Prior to the onset of the pandemic, Catalent’s quarterly revenue averaged approximately $669 million between April 2018 and March 2020. During the period that those revenues were reported to the market, Catalent stock had an average closing price of approximately $47.57 per share. In early 2020, Catalent took on numerous large-scale COVID projects, including filling vaccines into syringes for Moderna and AstraZeneca. Those projects catapulted the Company’s quarterly revenues to record highs, which averaged approximately $940 million between April 2020 and March 2021, a 40 percent jump over preCOVID revenues. Over the period when that revenue surge was reported to the market, Catalent stock had an average closing price of $102.42 per share.
By mid-2021, as the pandemic wore on, demand for Catalent’s COVID products decreased because vaccinations had already been administered to a large number of potential patients. For example, Centers for Disease Control and Prevention (“CDC”) data indicates that COVID vaccinations in the United States reached an all-time high of 4.5 million doses on April 1, 2021, and averaged 1.5 million daily doses between December 14, 2020 and August 28, 2021. By comparison, CDC data indicates that average daily vaccinations in the United States were under 625,000 during the Class Period.
Despite this marked decline in the demand for COVID vaccines, Catalent continued to report growing revenues and assured investors that customer demand remained strong during the Class Period. The average quarterly revenue reported during the Class Period was $1.2 billion, an 80 percent increase over preCOVID-19 revenues and a 28 percent increase over its reported revenues for the first year of the pandemic. Unbeknownst to investors, Defendants artificially inflated these revenues through fraudulent accounting and channel stuffing schemes to mislead investors into believing that Catalent was generating sustainable revenue growth. Defendants’ fraud caused Catalent stock to trade at a record high of $142.64 per share on September 9, 2021 and an average closing price of approximately $108.00 per share during the Class Period.
Statements made by Defendants throughout the Class Period were materially false and misleading when made because they misrepresented or failed to disclose the following adverse facts, which were known to Defendants or recklessly disregarded by them:
a. Catalent materially overstated its revenue and earnings by prematurely recognizing revenue in violation of U.S. Generally Accepted Accounting Principles (“GAAP”);
b. Catalent had material weaknesses in its internal control over financial reporting related to revenue recognition;
c. Catalent falsely represented demand for its products while it knowingly sold more product to its direct customers than could be sold to healthcare providers and end consumers;
d. Catalent disregarded regulatory rules at key production facilities in order to rapidly produce excess inventory that was used to pad the Company’s financial results through premature revenue recognition in violation of GAAP and/or stuffing its direct customers with this excess inventory; and
e. As a result of the foregoing, Defendants lacked a reasonable basis for their positive statements about the Company’s financial performance, outlook, and regulatory compliance during the Class Period.
Catalent’s misrepresentations were first revealed to the market on August 29, 2022, when the Company disclosed that demand for its COVID-related products was facing substantial headwinds. On this news, Catalent’s stock price declined by 7.4 percent to close at $92.28 per share on August 29, 2022.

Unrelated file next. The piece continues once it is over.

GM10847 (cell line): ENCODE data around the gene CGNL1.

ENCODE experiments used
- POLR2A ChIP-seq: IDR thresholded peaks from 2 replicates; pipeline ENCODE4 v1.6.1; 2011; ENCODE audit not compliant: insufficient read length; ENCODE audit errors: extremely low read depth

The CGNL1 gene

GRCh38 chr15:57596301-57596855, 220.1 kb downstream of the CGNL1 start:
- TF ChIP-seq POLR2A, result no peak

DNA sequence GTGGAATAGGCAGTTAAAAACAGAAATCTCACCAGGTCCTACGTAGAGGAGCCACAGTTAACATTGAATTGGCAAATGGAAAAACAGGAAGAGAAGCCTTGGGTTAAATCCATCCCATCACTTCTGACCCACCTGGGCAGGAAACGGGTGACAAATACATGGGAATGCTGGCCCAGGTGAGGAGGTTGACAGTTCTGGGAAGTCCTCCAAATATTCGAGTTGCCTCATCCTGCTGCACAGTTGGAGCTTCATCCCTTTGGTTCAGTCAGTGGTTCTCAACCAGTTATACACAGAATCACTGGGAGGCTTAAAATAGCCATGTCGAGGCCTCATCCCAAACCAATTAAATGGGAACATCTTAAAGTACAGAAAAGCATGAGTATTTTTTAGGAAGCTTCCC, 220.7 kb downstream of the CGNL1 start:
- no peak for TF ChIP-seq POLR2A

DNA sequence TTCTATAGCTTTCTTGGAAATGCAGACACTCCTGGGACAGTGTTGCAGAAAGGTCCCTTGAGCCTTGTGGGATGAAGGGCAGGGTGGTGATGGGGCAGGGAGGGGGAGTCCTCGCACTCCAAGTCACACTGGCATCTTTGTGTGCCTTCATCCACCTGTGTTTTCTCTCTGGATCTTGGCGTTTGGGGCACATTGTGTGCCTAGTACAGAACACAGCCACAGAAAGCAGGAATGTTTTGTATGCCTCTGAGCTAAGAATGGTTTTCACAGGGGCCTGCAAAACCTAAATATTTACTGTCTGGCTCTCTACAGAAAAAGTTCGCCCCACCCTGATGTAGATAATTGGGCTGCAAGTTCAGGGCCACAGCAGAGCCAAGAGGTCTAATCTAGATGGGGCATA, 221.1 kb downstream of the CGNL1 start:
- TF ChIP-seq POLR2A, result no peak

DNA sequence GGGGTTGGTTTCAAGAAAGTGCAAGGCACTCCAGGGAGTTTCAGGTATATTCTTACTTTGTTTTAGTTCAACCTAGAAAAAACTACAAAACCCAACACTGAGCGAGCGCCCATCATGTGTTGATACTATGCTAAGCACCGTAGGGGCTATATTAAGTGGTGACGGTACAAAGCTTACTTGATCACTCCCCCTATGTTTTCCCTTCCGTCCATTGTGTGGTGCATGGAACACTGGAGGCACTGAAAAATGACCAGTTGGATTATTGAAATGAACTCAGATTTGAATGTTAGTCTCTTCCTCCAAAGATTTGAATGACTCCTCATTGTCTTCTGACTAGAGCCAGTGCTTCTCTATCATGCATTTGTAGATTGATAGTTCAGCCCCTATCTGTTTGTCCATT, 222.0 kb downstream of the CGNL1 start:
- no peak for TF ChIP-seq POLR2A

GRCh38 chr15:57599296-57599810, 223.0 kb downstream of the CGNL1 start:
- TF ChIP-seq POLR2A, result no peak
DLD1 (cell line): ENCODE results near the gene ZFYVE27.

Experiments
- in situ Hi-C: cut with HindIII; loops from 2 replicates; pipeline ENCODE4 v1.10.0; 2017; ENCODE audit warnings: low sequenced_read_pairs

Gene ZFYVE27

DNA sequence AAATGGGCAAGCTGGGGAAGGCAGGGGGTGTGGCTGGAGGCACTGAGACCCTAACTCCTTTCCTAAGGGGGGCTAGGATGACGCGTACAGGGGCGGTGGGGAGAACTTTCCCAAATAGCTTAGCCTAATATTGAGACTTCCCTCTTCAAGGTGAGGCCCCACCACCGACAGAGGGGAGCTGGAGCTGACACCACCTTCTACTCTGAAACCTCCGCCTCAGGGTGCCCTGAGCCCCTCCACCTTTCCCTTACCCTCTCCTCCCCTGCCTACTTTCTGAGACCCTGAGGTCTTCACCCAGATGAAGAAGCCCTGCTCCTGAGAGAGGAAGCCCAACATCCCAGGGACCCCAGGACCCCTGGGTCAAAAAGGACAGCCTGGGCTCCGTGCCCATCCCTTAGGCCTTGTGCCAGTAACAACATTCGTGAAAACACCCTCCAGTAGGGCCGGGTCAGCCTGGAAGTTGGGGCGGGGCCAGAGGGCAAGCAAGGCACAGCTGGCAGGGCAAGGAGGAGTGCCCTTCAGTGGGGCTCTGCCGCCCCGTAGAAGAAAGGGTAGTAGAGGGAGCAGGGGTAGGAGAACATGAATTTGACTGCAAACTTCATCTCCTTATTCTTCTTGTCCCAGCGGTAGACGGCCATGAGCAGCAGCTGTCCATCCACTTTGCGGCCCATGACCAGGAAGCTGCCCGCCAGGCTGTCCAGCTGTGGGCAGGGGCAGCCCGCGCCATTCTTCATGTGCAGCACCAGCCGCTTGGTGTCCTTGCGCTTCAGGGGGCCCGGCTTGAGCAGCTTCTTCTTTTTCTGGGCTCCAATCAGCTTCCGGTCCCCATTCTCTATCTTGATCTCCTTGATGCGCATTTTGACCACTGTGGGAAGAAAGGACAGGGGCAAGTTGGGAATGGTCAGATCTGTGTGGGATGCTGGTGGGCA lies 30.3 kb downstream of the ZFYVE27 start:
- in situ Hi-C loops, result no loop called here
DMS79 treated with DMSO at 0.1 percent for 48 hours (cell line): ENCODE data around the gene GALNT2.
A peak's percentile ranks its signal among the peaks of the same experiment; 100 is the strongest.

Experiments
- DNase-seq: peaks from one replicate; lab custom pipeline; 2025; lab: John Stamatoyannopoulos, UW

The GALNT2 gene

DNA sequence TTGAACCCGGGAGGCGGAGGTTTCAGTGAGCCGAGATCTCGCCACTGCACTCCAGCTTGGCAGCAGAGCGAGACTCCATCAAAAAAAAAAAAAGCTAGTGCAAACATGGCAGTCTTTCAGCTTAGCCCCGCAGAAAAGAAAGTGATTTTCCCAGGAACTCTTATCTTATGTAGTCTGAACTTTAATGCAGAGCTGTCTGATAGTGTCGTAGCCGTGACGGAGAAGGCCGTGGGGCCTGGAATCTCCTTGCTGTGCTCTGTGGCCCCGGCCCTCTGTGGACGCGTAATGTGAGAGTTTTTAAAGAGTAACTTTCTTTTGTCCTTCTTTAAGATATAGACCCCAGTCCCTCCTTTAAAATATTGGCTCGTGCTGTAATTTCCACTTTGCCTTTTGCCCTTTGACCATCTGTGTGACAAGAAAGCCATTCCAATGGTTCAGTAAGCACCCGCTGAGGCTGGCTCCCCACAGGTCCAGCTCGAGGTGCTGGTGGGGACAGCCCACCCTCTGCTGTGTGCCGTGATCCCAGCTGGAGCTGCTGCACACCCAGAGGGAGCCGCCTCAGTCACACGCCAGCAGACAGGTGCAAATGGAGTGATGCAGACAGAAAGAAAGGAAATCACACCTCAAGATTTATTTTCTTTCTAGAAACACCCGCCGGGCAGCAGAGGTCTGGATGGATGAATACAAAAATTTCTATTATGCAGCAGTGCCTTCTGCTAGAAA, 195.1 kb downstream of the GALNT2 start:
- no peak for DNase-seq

Then, on September 20, 2022, a Washington Post report exposed that the release of COVID-19 vaccines produced by Catalent had been delayed by regulators because of improper sterilization at one of Catalent’s key facilities. On this news, Catalent’s stock price declined by 9.3 percent over two trading sessions, to close at $79.06 per share on September 22, 2022.
On November 1, 2022, Catalent revealed that its quarterly earnings had declined to zero and lowered its financial guidance, indicating falling demand. The Company also disclosed that regulatory issues at its key facilities were negatively impacting its financial results. On this news, Catalent’s stock price declined by 31.7 percent over two trading sessions, to close at $44.90 per share on November 2, 2022. All told, over the course of the Class period, Catalent stock fell from a high above $142.00 to close at $44.90 on November 2, 2022, a more than 68 percent decline.
On November 16, 2022, Catalent revealed that it was carrying approximately $400 million in excess inventory, further revealing that the Company had misrepresented demand for its products as well as its purported ability to predict future demand. On this news, Catalent’s stock price declined by 8.5 percent, over two trading sessions, to close at $42.07 per share on November 17, 2022.
Then, on December 8, 2022, GlassHouse Research published a report claiming that Catalent had been materially overstating its revenues by $568.2 million in violation of GAAP. The report detailed numerous red flags that were indicative of Catalent’s improper accounting practices. These red flags included the rapid increase in Catalent’s contract asset and inventory balances, declining customer deposits, executive turnover, and recent scrutiny of the Company’s revenue accounting by regulators. The report also described how Catalent’s direct customers were stuffed with excess inventory which “will take years to unwind.” On this news, Catalent’s stock price declined 3.6 percent to close at $45.54 per share on December 8, 2022.
As a result of Defendants’ wrongful acts and omissions, and the precipitous decline in the market value of Catalent securities, Plaintiff and other Class members have suffered significant losses and damages.
For more information on the Catalent class action go to: https://bespc.com/cases/CTLT
About Bragar Eagel & Squire, P.C.:
Bragar Eagel & Squire, P.C. is a nationally recognized law firm with offices in New York, California, and South Carolina. The firm represents individual and institutional investors in commercial, securities, derivative, and other complex litigation in state and federal courts across the country. For more information about the firm, please visit www.bespc.com. Attorney advertising. Prior results do not guarantee similar outcomes.